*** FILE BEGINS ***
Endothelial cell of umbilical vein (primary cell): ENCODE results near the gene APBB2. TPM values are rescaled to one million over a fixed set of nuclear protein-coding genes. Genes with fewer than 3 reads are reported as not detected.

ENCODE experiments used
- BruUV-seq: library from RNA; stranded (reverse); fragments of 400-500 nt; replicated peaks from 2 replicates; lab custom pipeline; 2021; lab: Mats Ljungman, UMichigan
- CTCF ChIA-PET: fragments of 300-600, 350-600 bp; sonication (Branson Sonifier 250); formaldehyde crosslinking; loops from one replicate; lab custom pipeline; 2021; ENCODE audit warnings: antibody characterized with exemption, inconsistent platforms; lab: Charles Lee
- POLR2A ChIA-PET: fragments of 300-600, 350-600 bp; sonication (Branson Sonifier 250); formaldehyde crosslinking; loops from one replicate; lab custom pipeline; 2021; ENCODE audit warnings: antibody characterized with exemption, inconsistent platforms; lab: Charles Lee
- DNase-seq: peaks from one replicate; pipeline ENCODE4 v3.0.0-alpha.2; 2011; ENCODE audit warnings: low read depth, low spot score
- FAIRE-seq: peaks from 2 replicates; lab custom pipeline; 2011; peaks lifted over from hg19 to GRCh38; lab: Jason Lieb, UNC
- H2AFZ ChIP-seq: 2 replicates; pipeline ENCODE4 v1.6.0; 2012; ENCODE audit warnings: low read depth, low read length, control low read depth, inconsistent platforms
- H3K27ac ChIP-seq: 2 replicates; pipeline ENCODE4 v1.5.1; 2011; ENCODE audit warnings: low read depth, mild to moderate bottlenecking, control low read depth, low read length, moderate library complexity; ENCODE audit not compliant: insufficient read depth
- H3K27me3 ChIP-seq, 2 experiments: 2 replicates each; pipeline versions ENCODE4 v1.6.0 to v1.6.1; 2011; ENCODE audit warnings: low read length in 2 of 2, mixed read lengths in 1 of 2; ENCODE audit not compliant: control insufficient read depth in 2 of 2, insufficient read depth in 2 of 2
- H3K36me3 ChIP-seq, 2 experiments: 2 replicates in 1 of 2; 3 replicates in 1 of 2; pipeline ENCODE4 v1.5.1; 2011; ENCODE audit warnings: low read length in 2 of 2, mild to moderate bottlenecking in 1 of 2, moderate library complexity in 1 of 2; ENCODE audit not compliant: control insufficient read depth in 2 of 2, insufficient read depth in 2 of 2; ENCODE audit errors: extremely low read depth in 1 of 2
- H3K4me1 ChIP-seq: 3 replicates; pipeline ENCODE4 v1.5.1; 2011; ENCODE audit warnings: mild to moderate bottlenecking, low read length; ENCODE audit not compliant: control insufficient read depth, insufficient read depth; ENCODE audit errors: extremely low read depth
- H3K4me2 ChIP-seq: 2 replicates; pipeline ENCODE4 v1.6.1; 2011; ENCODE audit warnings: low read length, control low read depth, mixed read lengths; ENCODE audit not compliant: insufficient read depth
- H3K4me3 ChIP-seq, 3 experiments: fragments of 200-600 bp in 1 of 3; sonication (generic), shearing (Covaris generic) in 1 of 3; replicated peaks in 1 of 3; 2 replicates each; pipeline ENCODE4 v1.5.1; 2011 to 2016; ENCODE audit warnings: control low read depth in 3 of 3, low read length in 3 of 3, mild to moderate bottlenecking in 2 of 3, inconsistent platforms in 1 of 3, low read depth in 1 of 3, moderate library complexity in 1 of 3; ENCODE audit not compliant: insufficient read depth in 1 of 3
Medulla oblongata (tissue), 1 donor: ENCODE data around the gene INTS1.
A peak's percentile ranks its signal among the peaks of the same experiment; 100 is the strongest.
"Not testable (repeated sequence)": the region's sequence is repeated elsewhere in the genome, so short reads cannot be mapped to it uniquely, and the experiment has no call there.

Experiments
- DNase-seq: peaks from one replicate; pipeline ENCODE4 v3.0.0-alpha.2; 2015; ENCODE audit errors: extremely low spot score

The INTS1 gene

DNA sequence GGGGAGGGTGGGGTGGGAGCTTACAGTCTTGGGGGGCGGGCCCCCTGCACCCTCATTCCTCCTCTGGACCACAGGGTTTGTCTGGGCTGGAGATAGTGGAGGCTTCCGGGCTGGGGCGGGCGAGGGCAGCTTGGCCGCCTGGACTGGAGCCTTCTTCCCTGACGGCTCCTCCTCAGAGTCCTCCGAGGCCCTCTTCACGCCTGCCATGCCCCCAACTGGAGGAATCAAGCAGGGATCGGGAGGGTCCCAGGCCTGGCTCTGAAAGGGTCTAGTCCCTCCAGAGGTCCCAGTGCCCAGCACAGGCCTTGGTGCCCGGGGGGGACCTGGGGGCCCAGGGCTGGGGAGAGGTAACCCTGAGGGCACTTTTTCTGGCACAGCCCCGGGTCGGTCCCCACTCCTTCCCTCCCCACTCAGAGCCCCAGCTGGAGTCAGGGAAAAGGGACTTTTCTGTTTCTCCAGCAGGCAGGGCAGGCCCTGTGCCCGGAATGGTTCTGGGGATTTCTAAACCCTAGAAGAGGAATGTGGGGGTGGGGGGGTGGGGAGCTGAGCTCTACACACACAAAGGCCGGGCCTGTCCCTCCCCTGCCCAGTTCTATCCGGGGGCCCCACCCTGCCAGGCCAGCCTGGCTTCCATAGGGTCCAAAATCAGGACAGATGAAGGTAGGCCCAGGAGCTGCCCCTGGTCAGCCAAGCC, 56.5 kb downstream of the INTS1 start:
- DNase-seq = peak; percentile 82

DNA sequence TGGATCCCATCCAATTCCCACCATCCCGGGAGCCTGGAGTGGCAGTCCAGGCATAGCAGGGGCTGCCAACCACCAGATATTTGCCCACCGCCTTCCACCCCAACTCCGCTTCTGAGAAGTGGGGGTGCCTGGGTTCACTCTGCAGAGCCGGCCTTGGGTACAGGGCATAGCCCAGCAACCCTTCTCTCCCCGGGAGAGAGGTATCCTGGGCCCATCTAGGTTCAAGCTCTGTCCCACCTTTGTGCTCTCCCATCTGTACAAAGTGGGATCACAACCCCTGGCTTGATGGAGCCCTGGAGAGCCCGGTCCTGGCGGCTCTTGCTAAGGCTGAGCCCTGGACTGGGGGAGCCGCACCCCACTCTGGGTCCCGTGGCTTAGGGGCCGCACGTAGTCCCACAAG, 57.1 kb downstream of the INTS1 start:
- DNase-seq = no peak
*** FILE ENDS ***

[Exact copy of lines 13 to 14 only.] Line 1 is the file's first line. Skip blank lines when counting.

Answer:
- H3K4me2 ChIP-seq: 2 replicates; pipeline ENCODE4 v1.6.1; 2011; ENCODE audit warnings: low read length, control low read depth, mixed read lengths; ENCODE audit not compliant: insufficient read depth
- H3K4me3 ChIP-seq, 3 experiments: fragments of 200-600 bp in 1 of 3; sonication (generic), shearing (Covaris generic) in 1 of 3; replicated peaks in 1 of 3; 2 replicates each; pipeline ENCODE4 v1.5.1; 2011 to 2016; ENCODE audit warnings: control low read depth in 3 of 3, low read length in 3 of 3, mild to moderate bottlenecking in 2 of 3, inconsistent platforms in 1 of 3, low read depth in 1 of 3, moderate library complexity in 1 of 3; ENCODE audit not compliant: insufficient read depth in 1 of 3